In August 2016, the Karnataka government gave Abu Dhabi-based businessman B.R. Shetty permission to privatise the iconic Jog Falls to make it a perennial waterfall and to develop it into a tourism hotspot. As per the newspaper report, Shetty is to invest Rs 450 crore towards the project and charge visitors a “minimal” fee.
Privatising natural water bodies is not new in the country with Madhya Pradesh (now Chattisgarh) setting the trend 17 years ago by selling the rights of the Shivnath river, that extends to about 23.5 km, to a private company, Radius Water Limited (RWL). Not just RWL, there are many private companies working in different parts of India in the water sector like Veolia Water India Limited (VWIL), Jamshedpur Utilities and Services Company Limited (JUSCO), Vishwa Infrastructure Limited (VIL), MSK projects India Limited (MIL), Orange City Water Private Ltd (OCWL), etc. The state governments and Urban Local Bodies (ULBs) encourage private parties to come forward and participate in the water and sanitation sector by opening up several opportunities like Jawaharlal Nehru National Urban Renewal Mission (JNNURM) and Urban Infrastructure Development Scheme for Small and Medium Towns (UIDSSMT) under Public Private Partnerships (PPPs) for them.
This is surprising considering the privatisation of the Shivnath river was a big blooper on the government’s part. Though the shortage of government funds to supply water to the industries was cited as the reason for the privatisation of the river water, it didn’t really work out that way. In fact, it not only affected the livelihoods of thousands of people around the river with RWL restricting the villagers from using the water by fencing it, the arrangement also resulted in huge financial loss for the government.
The government and the industries had initially believed that privatising the Shivnath river will solve the water woes of the industries at Borai. The plan was to build a barrage on the Shivnath to supply up to 30 million litres per day (MLD) to the Borai industrial centre near Durg in Chhattisgarh on BOOT (build, own, operate and transfer) basis.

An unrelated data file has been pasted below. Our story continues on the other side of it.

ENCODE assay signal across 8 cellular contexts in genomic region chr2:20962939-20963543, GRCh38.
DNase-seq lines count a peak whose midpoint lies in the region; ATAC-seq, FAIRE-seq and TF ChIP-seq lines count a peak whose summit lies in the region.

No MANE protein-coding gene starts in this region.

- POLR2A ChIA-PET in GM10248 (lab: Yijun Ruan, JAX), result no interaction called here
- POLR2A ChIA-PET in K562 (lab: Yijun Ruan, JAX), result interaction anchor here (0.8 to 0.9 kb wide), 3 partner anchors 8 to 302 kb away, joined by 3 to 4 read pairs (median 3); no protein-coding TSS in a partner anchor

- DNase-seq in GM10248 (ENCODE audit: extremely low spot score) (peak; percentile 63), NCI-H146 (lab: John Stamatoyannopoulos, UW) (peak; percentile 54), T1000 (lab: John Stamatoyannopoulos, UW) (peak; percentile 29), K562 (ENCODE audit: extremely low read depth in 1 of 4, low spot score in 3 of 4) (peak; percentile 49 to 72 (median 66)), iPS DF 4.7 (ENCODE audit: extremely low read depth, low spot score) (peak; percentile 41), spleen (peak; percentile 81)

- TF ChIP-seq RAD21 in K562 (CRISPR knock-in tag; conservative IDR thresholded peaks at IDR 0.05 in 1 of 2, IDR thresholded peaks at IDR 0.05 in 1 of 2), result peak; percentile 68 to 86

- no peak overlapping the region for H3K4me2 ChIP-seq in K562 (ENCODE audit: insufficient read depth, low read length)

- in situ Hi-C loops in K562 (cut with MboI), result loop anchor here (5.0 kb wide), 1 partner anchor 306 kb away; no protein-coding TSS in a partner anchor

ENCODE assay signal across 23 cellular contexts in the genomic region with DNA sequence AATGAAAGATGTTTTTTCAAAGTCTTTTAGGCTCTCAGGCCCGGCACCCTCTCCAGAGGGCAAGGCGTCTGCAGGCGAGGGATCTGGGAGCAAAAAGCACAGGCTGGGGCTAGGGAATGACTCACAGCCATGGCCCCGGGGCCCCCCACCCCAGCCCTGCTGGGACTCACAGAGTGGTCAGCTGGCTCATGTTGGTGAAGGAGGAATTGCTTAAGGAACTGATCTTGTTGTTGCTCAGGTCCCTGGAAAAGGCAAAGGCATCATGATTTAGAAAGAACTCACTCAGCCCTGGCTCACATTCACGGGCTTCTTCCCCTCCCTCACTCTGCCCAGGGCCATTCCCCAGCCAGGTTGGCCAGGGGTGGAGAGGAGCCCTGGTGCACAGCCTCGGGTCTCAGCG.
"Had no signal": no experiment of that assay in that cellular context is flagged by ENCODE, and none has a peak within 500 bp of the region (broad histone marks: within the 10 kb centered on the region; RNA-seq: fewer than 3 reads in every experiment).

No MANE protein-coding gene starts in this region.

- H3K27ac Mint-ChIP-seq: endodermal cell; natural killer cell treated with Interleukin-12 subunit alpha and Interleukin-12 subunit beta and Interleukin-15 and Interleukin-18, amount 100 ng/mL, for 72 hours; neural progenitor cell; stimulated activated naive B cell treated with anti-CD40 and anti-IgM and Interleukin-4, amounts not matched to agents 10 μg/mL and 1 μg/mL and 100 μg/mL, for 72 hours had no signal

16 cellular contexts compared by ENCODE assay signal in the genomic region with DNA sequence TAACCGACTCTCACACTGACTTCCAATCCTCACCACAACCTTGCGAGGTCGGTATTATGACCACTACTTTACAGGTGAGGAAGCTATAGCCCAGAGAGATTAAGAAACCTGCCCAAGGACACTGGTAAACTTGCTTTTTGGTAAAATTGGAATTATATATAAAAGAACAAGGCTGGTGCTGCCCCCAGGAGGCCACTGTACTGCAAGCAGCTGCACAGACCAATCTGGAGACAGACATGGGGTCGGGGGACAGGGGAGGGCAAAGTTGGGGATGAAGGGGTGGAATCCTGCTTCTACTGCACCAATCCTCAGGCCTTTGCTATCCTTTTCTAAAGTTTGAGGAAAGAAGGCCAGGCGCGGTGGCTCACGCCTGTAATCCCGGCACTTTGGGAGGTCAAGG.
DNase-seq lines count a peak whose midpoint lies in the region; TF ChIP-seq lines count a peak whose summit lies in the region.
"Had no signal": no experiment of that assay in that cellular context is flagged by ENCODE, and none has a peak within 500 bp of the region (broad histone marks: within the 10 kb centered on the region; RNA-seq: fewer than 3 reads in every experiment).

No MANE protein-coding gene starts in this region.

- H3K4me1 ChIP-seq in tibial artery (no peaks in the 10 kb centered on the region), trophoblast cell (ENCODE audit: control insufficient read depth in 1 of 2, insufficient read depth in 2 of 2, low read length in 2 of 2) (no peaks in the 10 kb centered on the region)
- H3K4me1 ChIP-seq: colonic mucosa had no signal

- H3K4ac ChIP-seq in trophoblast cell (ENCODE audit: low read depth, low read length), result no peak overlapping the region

“Though there was a lack of sufficient demand for water, the then managing director of Madhya Pradesh Audyogik Kendra Vikas Nigam Ltd (MPAKVN ), G.S. Mishra signed the agreement with RWL. Back then, Borai had two large and medium scale industries, and their combined water requirement was between 1.14 and 2.5 MLD, while the Chhattisgarh State Industrial Development Corporation (CSIDC) had to compulsorily shell out money for 4 MLD. Adding to this financial loss, CSIDC purchased water at Rs 15/ cubic metre from RWL. It sold water to industries at Rs 12/ cubic metre, incurring a loss of 20% on every unit of water it sold. Increase in both supply or demand would mean higher losses. Adding to the loss was Hindustan Electro Graphite (HEG) that was to buy almost 90% of the CSIDC’s water sales but reneged on its agreement,” says a Tehelka report.
Till date, RWL has not transferred the ownership of land to the government. Neither has the government taken any visible action against RWL for the financial loss to the state exchequer.
Why privatise water resources?
Water privatisation refers to the transfer of ownership of water resources from the public sector to the private sector. Since 1990, the government, through its reforms, has encouraged private sector projects in the water sector in the hope that transferring the responsibility of water to private companies will bring more transparency and accountability to the process.
The drive to privatise the water sector in India accelerated after the year 2000 when the government of India adopted various reforms suggested by international financial institutions like the World Bank and the Asian Development Bank.
In 2002, the government implemented National Water Policy. As per the policy, “Private sector participation should be encouraged in planning, development and management of water resources projects for diverse use, wherever feasible. Private sector participation may help in introducing innovative ideas, generating financial resources and introducing corporate management and improving service efficiency and accountability to users. Depending upon the specific situations, various combinations of private sector participation, in building, owning, operating, leasing and transferring of water resources facilities, may be considered.”
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